|Location Map ( geo)|
|From:||Cherry Burton (TA001415)|
|Distance:||27.3 miles (43.9 km)|
|Meets:||A1035, A614, B1246, A166, B1251, B1253, B1257, A64|
|Old route now:||A1035|
|Route outline (key)|
The B1248 is a long distance route over the Yorkshire Wolds from Beverley to Malton. It carries a large amount of traffic, as it is an important route from the Hull area to Ryedale, avoiding the long trip via York.
Section 1: Beverley to Bainton
The B1248 originally started just to the north of Beverley, at a roundabout with the A164 but the road now starts at a large roundabout with Dog Kennel Lane; this road and the former B1248 has been part of the Beverley northern bypass (A1035) since 2007.
Heading on in a roughly northwesterly direction, we skirt past Cherry Burton village on our left, and then cross the old York-Beverley railway line (the tracks are no longer there, but the old station house is on our right). The road then runs almost straight for a mile or so, bearing gently left, then right, as we pass turns for South Dalton, then Holme on the Wolds.
Just after the turning for Holme, we encounter a slight oddity for a rural B-road: a village bypass. The B1248 takes a route around the west side of the village of Lund. Connections to Lund can be made at several points on the bypass, and a final connection where the bypass ties in to the old road. In reality, the southern half of the bypass has always been numbered B1248 whereas the northern half was built in 1927. From Lund onwards, there are no more settlements on this section, barring one or two farms. We give way to the A614 at a Y-shaped junction. From here we must turn right onto the A614 and follow it through Bainton village.
Section 2: Bainton to Wetwang
To the north of Bainton we reach a roundabout. The A614 leaves us to the right, and the B1246 to Pocklington leaves to the left. Our road runs straight on, in a rather straight line to the village of Tibthorpe. The whole of this section is well built for its class, and feels more like a minor A-road than a B-road, especially as a lot of the curves have been rounded off; an example can be found on leaving Tibthorpe, with the old road left as a lay-by. The road continues in this smooth manner until we reach a T-junction with the A166, which we give way to. To reach the next section of the road, we must turn left and drive through the village of Wetwang, famous for having the late Richard Whiteley as "Honorary Mayor"!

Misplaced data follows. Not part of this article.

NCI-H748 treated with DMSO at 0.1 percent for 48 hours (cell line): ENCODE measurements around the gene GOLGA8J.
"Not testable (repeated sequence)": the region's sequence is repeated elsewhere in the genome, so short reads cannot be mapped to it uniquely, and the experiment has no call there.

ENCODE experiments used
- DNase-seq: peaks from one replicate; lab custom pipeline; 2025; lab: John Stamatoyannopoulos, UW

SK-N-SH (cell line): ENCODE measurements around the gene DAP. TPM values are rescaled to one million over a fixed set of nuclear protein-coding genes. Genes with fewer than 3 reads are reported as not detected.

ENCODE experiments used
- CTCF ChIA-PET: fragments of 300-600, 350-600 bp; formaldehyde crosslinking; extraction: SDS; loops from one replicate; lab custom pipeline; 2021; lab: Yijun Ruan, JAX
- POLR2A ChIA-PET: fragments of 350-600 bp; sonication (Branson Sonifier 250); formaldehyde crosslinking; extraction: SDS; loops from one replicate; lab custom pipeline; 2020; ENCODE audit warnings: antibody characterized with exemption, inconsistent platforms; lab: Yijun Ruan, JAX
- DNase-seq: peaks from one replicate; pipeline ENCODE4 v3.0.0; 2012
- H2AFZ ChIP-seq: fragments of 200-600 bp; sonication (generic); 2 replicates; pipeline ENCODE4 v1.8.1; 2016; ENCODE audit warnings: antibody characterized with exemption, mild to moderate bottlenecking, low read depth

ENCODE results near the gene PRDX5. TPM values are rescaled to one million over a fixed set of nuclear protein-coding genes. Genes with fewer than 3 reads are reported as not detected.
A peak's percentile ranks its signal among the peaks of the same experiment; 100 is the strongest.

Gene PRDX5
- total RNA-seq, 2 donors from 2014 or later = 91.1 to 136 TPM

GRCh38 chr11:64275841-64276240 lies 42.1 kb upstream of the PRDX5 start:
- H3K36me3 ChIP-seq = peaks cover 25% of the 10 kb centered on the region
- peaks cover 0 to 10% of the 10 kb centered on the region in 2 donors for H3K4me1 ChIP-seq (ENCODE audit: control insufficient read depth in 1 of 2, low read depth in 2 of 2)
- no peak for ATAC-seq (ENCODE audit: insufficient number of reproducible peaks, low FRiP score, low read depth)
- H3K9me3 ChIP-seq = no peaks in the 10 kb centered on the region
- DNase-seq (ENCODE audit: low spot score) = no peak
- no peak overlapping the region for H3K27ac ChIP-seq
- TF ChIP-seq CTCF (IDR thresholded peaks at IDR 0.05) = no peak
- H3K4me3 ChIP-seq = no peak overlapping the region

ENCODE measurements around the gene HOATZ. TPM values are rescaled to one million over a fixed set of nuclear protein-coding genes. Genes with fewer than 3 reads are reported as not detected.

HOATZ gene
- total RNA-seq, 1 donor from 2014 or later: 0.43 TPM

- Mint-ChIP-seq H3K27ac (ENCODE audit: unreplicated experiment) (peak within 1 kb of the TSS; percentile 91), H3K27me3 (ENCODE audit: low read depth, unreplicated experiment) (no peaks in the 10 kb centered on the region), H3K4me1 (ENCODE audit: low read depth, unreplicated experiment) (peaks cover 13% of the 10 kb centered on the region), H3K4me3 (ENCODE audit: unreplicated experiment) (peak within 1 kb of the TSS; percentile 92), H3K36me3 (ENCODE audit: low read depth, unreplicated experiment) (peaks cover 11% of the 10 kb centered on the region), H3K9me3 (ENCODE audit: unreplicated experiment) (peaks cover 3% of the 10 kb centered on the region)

Section 3: Wetwang to Malton
After a short multiplex with the A166, we leave Wetwang and bear right, leaving the A-road behind. A mile or so of straight road beckons, before we reach a roundabout with the B1251, another important "cross-Wolds" road that is useful as an alternative route from York to Scarborough in the peak holiday season. There used to be a railway station on our right here, serving Sledmere and Fimber. This shut in 1950, even though it was a well used station on the line.
We carry on for several more miles, with nothing but fields and occasional farms in this picturesque Wolds scenery. Wharram-le-Street breaks up this monotony, and beyond, the road now twists and turns more, as we leave the plateau behind, and start to make a gradual decent down into Ryedale. Just before the village of North Grimston, the B1253 joins us from the right. The final drop in the valley takes us past Settrington, famous for racehorses. Several signs on the road here warn of racehorses crossing the road.
Shortly, we enter Malton. Well, Norton actually, but you'd be forgiven for thinking this as the two towns are closely linked, only separated by the River Derwent. Historically, Malton was in the North Riding, Norton in the East Riding. The road gets busier as we enter the town, and is slowed down early on by the use of speed cushions and chicanes, which give priority to traffic leaving town. At the mini-roundabout, we turn right. This avoids several smaller roads in the centre of Norton. At the end of this road, we encounter a mini-roundabout, where the B1248 used to end but now goes both left and right. The right turn takes us out of the town on the old A64 and joins the Malton bypass at its eastern end. We turn left, and onto the main shopping street - this also used to be the A64 before the bypass was built. We join the old Beverley road at another mini-roundabout, carrying straight on. Shortly, we bend to the right and over the railway at a level crossing and straight away cross over the River Derwent and into Malton.
Once over the river, we turn to the left, and head towards the main junction in town, a signalised crossroads. Previously, this would have been the crossing of the A64, the A169, and the B1257. The A64 followed our route until Malton bypass was built in 1980. The B1257 is directly ahead of us, the right turn (also the B1257) follows the old A169 through the village of Old Malton and joins the A169 at a junction with the A64 bypass. The left turn was the old A64, which we follow, passing the market square accesses on our right. A right turn provides an access road towards Castle Howard (signed by a brown tourist sign). We leave the town, and pass an industrial estate to our left, and join the end of the Malton bypass at a simple fork junction. We can only join the A64 York-bound, and this has dropped from D2 to S2, causing long queues during the summer months.
This road has only had two major changes done to it since 1922. The former A64 in Malton was made an extension of the B1248 when the bypass was built, and then part of the B1248 became the A1035 when the Beverley Northern Bypass was created.